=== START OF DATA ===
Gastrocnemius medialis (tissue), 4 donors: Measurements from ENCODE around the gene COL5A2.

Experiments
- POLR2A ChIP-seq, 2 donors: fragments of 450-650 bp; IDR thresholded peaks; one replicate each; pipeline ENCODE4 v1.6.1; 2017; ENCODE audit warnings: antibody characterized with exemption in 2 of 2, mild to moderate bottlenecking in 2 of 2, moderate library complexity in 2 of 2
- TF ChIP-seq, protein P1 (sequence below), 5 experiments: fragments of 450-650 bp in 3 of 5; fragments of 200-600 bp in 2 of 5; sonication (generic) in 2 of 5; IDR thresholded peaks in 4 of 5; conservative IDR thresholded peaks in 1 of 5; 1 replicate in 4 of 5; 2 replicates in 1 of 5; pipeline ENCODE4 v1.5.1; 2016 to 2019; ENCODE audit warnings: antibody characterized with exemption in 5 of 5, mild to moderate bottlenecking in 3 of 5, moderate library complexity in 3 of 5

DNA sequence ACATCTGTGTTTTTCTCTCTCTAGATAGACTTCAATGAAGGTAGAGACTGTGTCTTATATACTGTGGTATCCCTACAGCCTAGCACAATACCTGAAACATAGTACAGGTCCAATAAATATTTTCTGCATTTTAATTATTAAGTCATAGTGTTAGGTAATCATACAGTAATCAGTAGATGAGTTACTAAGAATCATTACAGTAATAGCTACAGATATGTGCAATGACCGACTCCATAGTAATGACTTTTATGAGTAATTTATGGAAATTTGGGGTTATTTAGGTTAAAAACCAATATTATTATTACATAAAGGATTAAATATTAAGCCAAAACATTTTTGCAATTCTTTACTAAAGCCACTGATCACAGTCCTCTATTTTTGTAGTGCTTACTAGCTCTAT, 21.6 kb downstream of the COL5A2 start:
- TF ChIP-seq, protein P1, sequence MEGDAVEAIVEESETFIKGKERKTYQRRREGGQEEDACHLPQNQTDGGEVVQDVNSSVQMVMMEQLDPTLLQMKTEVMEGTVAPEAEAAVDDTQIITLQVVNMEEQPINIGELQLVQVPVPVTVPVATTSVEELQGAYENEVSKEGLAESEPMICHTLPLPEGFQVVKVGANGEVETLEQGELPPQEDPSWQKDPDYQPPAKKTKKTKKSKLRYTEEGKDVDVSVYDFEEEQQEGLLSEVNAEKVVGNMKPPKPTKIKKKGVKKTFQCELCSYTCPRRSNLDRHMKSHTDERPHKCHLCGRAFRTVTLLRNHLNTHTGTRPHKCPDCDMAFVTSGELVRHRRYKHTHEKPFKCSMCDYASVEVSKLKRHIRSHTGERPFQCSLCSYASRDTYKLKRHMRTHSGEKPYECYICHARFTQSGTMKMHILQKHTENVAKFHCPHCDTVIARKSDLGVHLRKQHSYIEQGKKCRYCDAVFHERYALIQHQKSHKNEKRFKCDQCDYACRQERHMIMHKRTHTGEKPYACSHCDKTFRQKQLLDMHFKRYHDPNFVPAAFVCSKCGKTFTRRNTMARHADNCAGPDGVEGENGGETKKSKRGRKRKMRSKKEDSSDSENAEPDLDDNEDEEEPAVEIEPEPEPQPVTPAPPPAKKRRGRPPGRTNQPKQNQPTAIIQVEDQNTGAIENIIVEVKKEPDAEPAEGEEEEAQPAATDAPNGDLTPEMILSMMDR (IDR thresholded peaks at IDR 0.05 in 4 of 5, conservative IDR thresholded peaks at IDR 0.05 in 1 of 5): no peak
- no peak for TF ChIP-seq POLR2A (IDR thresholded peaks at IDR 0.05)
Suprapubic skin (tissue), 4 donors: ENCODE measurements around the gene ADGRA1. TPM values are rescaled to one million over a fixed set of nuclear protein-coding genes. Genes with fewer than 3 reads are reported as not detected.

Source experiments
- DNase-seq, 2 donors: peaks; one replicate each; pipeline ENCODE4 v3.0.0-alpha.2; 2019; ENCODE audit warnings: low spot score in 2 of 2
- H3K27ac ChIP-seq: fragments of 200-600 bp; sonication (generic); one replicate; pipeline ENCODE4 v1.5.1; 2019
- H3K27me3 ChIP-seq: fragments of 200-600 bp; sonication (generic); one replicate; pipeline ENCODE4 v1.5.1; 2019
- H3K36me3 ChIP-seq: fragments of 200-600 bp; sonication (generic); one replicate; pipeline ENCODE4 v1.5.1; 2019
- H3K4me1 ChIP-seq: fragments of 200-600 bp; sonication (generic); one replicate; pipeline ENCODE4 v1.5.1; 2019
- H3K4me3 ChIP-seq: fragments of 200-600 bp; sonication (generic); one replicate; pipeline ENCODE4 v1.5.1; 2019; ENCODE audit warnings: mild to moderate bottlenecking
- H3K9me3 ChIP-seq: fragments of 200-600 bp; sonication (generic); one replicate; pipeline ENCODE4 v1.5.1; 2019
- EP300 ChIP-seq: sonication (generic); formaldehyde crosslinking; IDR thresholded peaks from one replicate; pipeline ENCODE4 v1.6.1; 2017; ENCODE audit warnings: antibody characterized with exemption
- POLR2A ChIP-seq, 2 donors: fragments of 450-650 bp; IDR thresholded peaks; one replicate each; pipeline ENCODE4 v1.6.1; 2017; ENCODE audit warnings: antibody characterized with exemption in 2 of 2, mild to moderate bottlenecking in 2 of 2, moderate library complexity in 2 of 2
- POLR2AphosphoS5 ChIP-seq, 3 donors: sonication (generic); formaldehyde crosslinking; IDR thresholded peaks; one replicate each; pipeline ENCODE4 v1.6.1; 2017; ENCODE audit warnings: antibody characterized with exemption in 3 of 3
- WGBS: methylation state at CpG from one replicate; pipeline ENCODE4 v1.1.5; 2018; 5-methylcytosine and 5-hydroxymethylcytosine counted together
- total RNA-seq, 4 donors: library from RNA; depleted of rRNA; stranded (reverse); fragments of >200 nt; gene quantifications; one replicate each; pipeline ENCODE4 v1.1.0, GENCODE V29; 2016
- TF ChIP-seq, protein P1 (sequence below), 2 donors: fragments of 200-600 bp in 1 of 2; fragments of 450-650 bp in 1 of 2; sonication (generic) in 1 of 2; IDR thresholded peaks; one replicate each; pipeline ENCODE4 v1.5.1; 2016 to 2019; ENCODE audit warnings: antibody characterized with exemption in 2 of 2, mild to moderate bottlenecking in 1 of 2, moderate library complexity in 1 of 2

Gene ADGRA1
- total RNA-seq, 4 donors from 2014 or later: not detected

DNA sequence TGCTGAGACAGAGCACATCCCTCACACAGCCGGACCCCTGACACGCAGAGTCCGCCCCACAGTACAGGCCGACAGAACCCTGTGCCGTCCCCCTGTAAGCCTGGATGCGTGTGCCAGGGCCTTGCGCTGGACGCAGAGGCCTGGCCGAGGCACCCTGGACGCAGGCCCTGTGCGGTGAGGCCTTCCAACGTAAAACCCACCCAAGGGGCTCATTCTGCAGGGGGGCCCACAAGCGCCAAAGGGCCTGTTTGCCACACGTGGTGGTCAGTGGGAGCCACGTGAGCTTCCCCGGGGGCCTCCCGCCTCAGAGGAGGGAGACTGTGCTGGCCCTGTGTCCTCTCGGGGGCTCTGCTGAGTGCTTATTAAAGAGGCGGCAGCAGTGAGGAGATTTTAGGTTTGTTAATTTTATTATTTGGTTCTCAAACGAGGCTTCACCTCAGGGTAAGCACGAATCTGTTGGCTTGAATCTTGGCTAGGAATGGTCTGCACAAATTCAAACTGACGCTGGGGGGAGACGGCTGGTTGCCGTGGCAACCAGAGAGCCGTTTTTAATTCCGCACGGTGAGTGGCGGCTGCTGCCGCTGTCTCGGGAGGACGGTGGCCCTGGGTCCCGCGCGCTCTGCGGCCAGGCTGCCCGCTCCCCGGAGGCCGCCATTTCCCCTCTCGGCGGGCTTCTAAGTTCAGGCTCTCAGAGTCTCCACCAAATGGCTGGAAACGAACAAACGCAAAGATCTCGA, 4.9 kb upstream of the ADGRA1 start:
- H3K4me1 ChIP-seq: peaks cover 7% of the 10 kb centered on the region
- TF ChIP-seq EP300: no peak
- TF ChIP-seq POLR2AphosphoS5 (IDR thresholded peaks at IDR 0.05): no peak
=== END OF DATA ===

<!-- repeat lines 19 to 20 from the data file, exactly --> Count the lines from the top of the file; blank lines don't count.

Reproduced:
- POLR2AphosphoS5 ChIP-seq, 3 donors: sonication (generic); formaldehyde crosslinking; IDR thresholded peaks; one replicate each; pipeline ENCODE4 v1.6.1; 2017; ENCODE audit warnings: antibody characterized with exemption in 3 of 3
- WGBS: methylation state at CpG from one replicate; pipeline ENCODE4 v1.1.5; 2018; 5-methylcytosine and 5-hydroxymethylcytosine counted together